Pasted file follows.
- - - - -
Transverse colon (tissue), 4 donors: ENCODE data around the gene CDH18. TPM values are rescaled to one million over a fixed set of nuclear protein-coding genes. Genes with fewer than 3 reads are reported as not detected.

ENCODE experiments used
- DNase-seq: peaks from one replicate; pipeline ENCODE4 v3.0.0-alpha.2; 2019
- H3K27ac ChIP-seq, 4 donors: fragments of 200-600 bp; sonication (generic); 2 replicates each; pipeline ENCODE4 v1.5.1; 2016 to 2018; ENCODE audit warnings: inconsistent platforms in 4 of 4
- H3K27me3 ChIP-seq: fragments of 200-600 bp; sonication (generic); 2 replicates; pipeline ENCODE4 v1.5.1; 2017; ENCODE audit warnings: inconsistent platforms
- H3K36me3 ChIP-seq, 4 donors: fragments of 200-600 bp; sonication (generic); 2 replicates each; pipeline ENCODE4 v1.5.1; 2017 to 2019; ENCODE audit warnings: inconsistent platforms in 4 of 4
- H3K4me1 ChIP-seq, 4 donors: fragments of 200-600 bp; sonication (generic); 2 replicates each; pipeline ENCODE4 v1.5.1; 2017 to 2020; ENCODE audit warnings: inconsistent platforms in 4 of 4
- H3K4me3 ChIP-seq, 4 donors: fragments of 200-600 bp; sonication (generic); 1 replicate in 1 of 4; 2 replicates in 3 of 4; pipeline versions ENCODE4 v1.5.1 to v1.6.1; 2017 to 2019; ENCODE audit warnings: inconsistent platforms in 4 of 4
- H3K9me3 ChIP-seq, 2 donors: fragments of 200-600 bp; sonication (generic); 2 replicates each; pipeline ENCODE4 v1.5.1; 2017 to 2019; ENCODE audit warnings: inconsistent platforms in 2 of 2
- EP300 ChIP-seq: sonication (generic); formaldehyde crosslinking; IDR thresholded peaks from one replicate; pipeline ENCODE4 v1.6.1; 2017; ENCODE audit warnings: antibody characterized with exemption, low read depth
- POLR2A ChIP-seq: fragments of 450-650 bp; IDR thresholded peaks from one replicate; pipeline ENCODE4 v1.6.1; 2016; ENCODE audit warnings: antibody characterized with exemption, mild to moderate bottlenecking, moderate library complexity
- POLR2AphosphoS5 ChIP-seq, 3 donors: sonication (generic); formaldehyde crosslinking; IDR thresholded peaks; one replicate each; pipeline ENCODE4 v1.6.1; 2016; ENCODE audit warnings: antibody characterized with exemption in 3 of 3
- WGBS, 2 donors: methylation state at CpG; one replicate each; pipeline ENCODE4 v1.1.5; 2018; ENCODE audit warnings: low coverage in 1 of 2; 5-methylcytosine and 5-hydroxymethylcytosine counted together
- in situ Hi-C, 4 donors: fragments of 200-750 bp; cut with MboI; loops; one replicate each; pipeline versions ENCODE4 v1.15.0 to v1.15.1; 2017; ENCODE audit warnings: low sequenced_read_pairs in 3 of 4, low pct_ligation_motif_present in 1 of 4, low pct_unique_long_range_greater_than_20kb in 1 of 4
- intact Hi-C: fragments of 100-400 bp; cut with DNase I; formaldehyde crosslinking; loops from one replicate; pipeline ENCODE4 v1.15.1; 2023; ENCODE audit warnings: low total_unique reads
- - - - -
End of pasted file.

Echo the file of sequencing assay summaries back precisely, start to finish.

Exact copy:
Transverse colon (tissue), 4 donors: ENCODE data around the gene CDH18. TPM values are rescaled to one million over a fixed set of nuclear protein-coding genes. Genes with fewer than 3 reads are reported as not detected.

ENCODE experiments used
- DNase-seq: peaks from one replicate; pipeline ENCODE4 v3.0.0-alpha.2; 2019
- H3K27ac ChIP-seq, 4 donors: fragments of 200-600 bp; sonication (generic); 2 replicates each; pipeline ENCODE4 v1.5.1; 2016 to 2018; ENCODE audit warnings: inconsistent platforms in 4 of 4
- H3K27me3 ChIP-seq: fragments of 200-600 bp; sonication (generic); 2 replicates; pipeline ENCODE4 v1.5.1; 2017; ENCODE audit warnings: inconsistent platforms
- H3K36me3 ChIP-seq, 4 donors: fragments of 200-600 bp; sonication (generic); 2 replicates each; pipeline ENCODE4 v1.5.1; 2017 to 2019; ENCODE audit warnings: inconsistent platforms in 4 of 4
- H3K4me1 ChIP-seq, 4 donors: fragments of 200-600 bp; sonication (generic); 2 replicates each; pipeline ENCODE4 v1.5.1; 2017 to 2020; ENCODE audit warnings: inconsistent platforms in 4 of 4
- H3K4me3 ChIP-seq, 4 donors: fragments of 200-600 bp; sonication (generic); 1 replicate in 1 of 4; 2 replicates in 3 of 4; pipeline versions ENCODE4 v1.5.1 to v1.6.1; 2017 to 2019; ENCODE audit warnings: inconsistent platforms in 4 of 4
- H3K9me3 ChIP-seq, 2 donors: fragments of 200-600 bp; sonication (generic); 2 replicates each; pipeline ENCODE4 v1.5.1; 2017 to 2019; ENCODE audit warnings: inconsistent platforms in 2 of 2
- EP300 ChIP-seq: sonication (generic); formaldehyde crosslinking; IDR thresholded peaks from one replicate; pipeline ENCODE4 v1.6.1; 2017; ENCODE audit warnings: antibody characterized with exemption, low read depth
- POLR2A ChIP-seq: fragments of 450-650 bp; IDR thresholded peaks from one replicate; pipeline ENCODE4 v1.6.1; 2016; ENCODE audit warnings: antibody characterized with exemption, mild to moderate bottlenecking, moderate library complexity
- POLR2AphosphoS5 ChIP-seq, 3 donors: sonication (generic); formaldehyde crosslinking; IDR thresholded peaks; one replicate each; pipeline ENCODE4 v1.6.1; 2016; ENCODE audit warnings: antibody characterized with exemption in 3 of 3
- WGBS, 2 donors: methylation state at CpG; one replicate each; pipeline ENCODE4 v1.1.5; 2018; ENCODE audit warnings: low coverage in 1 of 2; 5-methylcytosine and 5-hydroxymethylcytosine counted together
- in situ Hi-C, 4 donors: fragments of 200-750 bp; cut with MboI; loops; one replicate each; pipeline versions ENCODE4 v1.15.0 to v1.15.1; 2017; ENCODE audit warnings: low sequenced_read_pairs in 3 of 4, low pct_ligation_motif_present in 1 of 4, low pct_unique_long_range_greater_than_20kb in 1 of 4
- intact Hi-C: fragments of 100-400 bp; cut with DNase I; formaldehyde crosslinking; loops from one replicate; pipeline ENCODE4 v1.15.1; 2023; ENCODE audit warnings: low total_unique reads